Starting a relationship with someone who's in a bad place
May 31, 2016 5:56 AM   Subscribe

I met someone on OKCupid about a week ago and we really hit it off. We've been chatting on Facebook and Skype for around 6 hours every day which I've never done with anyone before. We've never met in person because she lives about 2 hours away, but things seemed to be heading somewhere serious. She's in a horrible situation right now though. She's from another country and she basically has no money and no income.

She's been living with a friend, but yesterday she told me that her friend wants her to leave in two months and she has nowhere else to go so if she doesn't sort things out by then she'll be homeless. I like her a lot and I'm really worried about her, but I don't think I could handle being in a relationship with someone in that position. It also just feels wrong to me to start a relationship with someone who's not in a stable place. In the back of my mind I also have the suspicion that she might be counting on me for a place to live, which I'm really not in the position to provide. I told her I didn't want to start anything until she's safe and she got upset. Now I'm worried I made things worse. Did I do the right thing?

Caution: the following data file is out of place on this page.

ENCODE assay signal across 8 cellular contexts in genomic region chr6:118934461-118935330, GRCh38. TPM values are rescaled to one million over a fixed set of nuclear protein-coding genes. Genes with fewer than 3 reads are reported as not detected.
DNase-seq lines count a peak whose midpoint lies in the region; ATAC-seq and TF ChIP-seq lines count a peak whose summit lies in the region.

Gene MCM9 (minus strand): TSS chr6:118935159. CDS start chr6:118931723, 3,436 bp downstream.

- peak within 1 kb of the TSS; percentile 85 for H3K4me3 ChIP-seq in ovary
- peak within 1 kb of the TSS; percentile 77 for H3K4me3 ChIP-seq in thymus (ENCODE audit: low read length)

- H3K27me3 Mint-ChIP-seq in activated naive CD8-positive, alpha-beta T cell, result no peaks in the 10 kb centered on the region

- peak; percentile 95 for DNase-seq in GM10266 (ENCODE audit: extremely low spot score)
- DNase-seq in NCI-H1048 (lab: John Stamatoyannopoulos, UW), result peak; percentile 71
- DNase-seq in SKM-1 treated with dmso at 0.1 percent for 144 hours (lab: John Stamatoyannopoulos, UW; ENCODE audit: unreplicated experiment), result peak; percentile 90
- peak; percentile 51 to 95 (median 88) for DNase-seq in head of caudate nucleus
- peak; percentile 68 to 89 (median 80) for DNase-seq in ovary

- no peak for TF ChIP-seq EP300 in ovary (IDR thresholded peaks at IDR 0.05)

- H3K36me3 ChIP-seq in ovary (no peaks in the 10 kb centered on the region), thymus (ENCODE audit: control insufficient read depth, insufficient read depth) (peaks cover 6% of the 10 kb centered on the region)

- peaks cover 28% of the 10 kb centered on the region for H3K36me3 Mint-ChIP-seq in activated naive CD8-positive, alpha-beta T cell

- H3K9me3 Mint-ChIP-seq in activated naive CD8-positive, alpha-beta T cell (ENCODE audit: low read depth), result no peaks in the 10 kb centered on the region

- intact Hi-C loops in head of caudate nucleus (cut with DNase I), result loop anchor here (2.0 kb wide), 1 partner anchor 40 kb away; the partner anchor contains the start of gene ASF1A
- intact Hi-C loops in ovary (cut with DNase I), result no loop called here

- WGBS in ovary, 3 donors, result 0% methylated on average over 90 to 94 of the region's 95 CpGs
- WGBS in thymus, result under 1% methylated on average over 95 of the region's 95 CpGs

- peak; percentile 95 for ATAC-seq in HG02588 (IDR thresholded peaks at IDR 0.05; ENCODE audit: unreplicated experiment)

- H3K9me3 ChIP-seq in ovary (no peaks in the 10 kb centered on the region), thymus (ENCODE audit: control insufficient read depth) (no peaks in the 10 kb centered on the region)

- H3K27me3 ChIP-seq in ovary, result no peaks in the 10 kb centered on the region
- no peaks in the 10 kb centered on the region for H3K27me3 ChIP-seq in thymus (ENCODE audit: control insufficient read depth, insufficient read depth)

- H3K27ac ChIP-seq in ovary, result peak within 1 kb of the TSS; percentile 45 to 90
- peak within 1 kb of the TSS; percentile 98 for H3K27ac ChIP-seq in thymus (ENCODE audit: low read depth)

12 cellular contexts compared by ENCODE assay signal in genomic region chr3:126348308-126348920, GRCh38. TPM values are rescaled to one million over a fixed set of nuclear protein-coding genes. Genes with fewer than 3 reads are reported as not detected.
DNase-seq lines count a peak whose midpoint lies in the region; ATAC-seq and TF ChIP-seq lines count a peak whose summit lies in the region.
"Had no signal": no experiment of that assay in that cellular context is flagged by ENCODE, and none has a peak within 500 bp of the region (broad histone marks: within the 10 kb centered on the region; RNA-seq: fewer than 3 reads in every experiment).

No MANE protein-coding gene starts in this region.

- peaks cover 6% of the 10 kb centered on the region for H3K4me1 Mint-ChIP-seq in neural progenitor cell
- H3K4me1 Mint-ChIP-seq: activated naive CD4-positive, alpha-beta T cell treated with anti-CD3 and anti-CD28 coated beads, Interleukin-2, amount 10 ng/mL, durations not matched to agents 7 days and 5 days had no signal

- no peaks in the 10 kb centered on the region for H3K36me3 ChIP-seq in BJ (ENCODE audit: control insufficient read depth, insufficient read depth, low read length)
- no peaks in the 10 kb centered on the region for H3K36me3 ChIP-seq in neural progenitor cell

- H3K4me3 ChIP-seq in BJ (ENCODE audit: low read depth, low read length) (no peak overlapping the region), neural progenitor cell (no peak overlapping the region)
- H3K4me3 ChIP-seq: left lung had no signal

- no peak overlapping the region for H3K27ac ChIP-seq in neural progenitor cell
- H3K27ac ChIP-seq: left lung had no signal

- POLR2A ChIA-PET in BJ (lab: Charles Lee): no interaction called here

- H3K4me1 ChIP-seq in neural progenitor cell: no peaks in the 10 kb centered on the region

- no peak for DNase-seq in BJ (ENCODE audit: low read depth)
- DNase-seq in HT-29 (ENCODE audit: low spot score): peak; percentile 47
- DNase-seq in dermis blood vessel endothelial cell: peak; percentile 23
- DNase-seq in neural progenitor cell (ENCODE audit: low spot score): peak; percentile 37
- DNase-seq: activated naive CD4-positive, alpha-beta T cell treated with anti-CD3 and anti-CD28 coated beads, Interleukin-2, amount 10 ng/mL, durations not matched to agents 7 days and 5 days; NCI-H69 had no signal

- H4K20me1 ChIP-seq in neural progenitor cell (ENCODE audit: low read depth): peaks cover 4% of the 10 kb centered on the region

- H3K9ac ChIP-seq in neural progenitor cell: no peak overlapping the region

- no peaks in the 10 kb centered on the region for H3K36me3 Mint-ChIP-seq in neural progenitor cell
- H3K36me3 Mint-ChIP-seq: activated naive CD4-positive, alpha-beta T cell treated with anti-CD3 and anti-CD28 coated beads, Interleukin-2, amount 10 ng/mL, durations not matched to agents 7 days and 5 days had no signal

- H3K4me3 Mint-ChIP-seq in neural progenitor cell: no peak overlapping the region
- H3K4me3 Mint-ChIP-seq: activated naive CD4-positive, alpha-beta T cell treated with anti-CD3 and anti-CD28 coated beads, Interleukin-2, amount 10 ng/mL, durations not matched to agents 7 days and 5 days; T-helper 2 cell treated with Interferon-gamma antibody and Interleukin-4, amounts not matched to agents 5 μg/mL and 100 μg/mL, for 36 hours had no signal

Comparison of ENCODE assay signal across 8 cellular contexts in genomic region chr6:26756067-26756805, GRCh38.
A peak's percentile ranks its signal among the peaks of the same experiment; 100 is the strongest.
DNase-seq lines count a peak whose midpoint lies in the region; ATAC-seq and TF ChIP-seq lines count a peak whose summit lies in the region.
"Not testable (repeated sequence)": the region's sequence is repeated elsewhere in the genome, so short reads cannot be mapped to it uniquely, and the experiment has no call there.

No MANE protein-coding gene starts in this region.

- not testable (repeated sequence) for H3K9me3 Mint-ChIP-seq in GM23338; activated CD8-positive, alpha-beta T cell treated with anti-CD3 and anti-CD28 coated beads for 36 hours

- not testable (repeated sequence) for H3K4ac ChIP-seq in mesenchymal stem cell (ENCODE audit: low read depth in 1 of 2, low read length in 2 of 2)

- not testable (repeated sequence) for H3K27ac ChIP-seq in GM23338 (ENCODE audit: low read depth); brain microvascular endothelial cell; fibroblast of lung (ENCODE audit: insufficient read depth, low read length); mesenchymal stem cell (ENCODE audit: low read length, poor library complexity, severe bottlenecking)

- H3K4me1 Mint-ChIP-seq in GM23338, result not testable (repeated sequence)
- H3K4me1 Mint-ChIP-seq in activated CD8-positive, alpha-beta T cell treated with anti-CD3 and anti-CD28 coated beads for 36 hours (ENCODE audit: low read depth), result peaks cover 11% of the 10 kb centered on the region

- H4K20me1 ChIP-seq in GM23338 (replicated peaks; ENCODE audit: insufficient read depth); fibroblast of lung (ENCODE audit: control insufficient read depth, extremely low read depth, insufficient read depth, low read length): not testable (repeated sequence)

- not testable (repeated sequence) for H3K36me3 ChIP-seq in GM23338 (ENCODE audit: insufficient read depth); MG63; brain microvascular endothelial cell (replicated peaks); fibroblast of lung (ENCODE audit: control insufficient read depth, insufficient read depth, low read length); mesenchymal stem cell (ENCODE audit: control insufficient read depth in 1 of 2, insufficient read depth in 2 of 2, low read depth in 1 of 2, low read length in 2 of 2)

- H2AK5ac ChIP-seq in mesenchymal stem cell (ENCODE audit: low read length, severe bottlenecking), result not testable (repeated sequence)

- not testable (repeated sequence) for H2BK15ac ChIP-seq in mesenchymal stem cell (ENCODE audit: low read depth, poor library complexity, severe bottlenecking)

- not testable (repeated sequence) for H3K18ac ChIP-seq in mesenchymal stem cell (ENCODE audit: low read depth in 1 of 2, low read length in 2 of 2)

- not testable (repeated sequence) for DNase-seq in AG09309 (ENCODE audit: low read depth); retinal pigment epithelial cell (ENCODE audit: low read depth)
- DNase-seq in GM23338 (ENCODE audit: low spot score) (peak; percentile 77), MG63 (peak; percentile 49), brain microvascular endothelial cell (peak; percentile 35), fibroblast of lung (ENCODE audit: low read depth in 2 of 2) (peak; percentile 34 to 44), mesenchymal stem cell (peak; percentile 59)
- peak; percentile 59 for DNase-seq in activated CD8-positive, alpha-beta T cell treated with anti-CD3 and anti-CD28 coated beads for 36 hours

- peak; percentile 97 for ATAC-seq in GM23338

posted by Chenko to Human Relations (25 answers total) 7 users marked this as a favorite
 
are you positive you aren't being lied to by someone who will soon ask you for money? are you sure she is so she says she is?
posted by nadawi at 6:02 AM on May 31, 2016 [73 favorites]


Every alarm bell on earth is ringing. To answer your question, yes, you did the right thing.
posted by bimbam at 6:04 AM on May 31, 2016 [37 favorites]